Mikhail Fridman denounces the Ukrainian conflict in a letter to staff
Mikhail Fridman, one of Russia’s richest men, said the war in Ukraine was a ‘tragedy’ and called for an end to the ‘bloodshed’ after President Vladimir Putin launched an invasion across the country.
In a letter sent to staff at his London private equity firm LetterOne on Friday and seen by the Financial Times, the billionaire said he was “convinced” that “war can never be the answer”.
“I was born in western Ukraine and lived there until I was 17. My parents are Ukrainian citizens and live in Lviv, my favorite city,” Fridman wrote in the E-mail. “But I have also spent a large part of my life as a Russian citizen, creating and developing businesses. I am deeply attached to the Ukrainian and Russian peoples and consider the current conflict as a tragedy for both of them.
Fridman continued, “I don’t make political statements, I’m a businessman with responsibilities to my thousands of employees in Russia and Ukraine. However, I am convinced that war can never be the answer. This crisis will cost lives and damage two nations that have been brothers for hundreds of years.
“While a solution seems awfully distant, I can only join those whose burning desire is for the bloodshed to stop. I am sure that my partners share my point of view.
Fridman, born in Ukraine, who normally avoids making political statements, is the first Russian businessman to denounce the conflict amid preparations for sweeping US, UK and EU sanctions against oligarchs with a significant presence in the EU. Where is.
Following Fridman’s statement, a second oligarch – staunch pro-Putin metals mogul Oleg Deripaska on whom the United States imposed sanctions – issued a short statement calling for an end to the war.
“Peace is very important! Negotiations must begin as soon as possible! Deripaska wrote on Telegram.
Fridman divides his time between Moscow, where the Russian edition of Forbes estimates his fortune at $15.5 billion, and London. The Sunday Times listed him as the 11th richest man in the UK last year.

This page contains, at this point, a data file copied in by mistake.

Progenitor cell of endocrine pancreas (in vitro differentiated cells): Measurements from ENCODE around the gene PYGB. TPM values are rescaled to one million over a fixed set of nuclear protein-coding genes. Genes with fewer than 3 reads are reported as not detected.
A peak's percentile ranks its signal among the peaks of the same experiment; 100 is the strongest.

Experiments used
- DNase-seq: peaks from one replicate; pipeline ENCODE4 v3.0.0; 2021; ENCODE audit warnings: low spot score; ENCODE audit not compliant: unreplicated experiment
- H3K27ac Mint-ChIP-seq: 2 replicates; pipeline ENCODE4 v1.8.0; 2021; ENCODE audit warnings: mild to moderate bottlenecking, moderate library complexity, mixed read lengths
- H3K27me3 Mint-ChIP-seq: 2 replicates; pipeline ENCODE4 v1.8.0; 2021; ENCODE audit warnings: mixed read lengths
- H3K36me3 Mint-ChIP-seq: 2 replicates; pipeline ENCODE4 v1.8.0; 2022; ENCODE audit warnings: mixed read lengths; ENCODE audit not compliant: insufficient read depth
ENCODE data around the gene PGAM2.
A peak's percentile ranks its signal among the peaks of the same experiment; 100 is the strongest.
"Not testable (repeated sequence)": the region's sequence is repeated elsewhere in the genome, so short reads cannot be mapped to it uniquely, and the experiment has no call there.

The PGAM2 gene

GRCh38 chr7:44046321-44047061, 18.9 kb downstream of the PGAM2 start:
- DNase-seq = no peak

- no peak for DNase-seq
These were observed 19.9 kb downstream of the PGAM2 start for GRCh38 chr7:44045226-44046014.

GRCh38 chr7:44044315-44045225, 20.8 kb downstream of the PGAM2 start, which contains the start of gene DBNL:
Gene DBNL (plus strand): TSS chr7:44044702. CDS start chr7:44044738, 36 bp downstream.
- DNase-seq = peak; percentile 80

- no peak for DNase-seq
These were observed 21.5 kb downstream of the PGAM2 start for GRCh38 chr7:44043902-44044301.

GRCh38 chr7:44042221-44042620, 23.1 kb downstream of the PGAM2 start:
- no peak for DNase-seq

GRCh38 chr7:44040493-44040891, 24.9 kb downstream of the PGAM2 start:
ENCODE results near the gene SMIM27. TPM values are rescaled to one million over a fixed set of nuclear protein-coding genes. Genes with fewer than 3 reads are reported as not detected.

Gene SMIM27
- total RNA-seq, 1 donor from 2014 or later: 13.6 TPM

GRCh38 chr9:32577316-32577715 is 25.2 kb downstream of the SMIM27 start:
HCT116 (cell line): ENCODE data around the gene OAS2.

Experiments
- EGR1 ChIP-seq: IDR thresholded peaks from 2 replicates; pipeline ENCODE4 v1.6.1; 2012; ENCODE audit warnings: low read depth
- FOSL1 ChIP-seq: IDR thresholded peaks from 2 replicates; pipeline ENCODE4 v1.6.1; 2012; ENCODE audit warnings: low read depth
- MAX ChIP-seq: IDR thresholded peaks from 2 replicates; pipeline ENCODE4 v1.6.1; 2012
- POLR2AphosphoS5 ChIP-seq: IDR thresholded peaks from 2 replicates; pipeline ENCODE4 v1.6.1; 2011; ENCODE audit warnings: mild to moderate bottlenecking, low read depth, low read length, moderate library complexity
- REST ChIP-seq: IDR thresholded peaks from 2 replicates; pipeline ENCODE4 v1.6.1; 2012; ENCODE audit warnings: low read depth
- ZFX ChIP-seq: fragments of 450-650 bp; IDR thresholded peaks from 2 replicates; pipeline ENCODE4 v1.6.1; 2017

Roman Abramovich, a Russian oligarch who owns Chelsea football club, said on Saturday he was handing over “stewardship” of the English Premier League club to his charitable foundation.
Although several prominent Russians have expressed their opposition to the war, most of them have come from the ranks of artists such as actress Liya Akhedzhakova, television presenter Ivan Urgant and journalists, including the Nobel laureate of the peace Dmitry Muratov.
Like Fridman, most celebrities have avoided directly criticizing Putin or blaming Russia for starting the war, opting instead to call for a more general end to hostilities.
Fridman and his partners own Alfa-Bank, Russia’s largest private bank, as well as the country’s largest supermarket chain X5 and mobile operator Veon.
Their importance to the Russian economy was underscored on Thursday when Petr Aven, Fridman’s business partner, attended a roundtable of top oligarchs and state business leaders in the Kremlin, where Putin explained his rationale. of the outbreak of the conflict and discussed measures to mitigate Western sanctions.
Fridman, who confirmed to the FT that he sent the email, is also a prominent figure in Ukraine, where Alfa-Bank is one of the country’s biggest lenders, and he funds a memorial for the massacre of Jews of Babiy Yare by Nazi Germany during World War II.
The US and EU are subjecting Alfa-Bank to sanctions that restrict its ability to raise funds by borrowing in international markets, but do not go as far as the measures used to block major state lenders such as VTB of the global financial system.
After selling their stake in oil giant TNK-BP to state-owned giant Rosneft for $14 billion in 2013, Fridman and his partners created LetterOne, which focuses primarily on energy and technology investments.
His holdings also include Holland & Barrett, one of Europe’s largest natural food retailers, which he acquired in 2017 for £1.8 billion.
John Browne, the former chief executive of BP, chaired L1’s energy unit for six years before stepping down last year.
Fridman told the FT last year that the general environment in the UK for the oligarchs had “deteriorated due to the clash between Russia and the West” but added that “in terms of personal, it became a bit friendlier, because people made a distinction between the general etiquette of the Russian oligarchs and us personally.